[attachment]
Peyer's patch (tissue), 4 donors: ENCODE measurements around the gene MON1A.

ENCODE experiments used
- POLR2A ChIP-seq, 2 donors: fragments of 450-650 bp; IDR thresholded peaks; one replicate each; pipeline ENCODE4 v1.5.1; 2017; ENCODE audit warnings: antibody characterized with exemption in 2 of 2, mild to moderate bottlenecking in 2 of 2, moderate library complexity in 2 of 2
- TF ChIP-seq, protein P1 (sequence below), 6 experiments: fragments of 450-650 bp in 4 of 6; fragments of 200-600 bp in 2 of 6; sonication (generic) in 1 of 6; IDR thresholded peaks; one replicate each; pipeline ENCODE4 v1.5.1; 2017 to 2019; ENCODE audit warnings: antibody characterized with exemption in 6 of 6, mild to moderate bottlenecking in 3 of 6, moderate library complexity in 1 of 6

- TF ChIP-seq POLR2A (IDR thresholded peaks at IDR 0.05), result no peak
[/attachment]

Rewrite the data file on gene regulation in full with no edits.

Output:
Peyer's patch (tissue), 4 donors: ENCODE measurements around the gene MON1A.

ENCODE experiments used
- POLR2A ChIP-seq, 2 donors: fragments of 450-650 bp; IDR thresholded peaks; one replicate each; pipeline ENCODE4 v1.5.1; 2017; ENCODE audit warnings: antibody characterized with exemption in 2 of 2, mild to moderate bottlenecking in 2 of 2, moderate library complexity in 2 of 2
- TF ChIP-seq, protein P1 (sequence below), 6 experiments: fragments of 450-650 bp in 4 of 6; fragments of 200-600 bp in 2 of 6; sonication (generic) in 1 of 6; IDR thresholded peaks; one replicate each; pipeline ENCODE4 v1.5.1; 2017 to 2019; ENCODE audit warnings: antibody characterized with exemption in 6 of 6, mild to moderate bottlenecking in 3 of 6, moderate library complexity in 1 of 6

- TF ChIP-seq POLR2A (IDR thresholded peaks at IDR 0.05), result no peak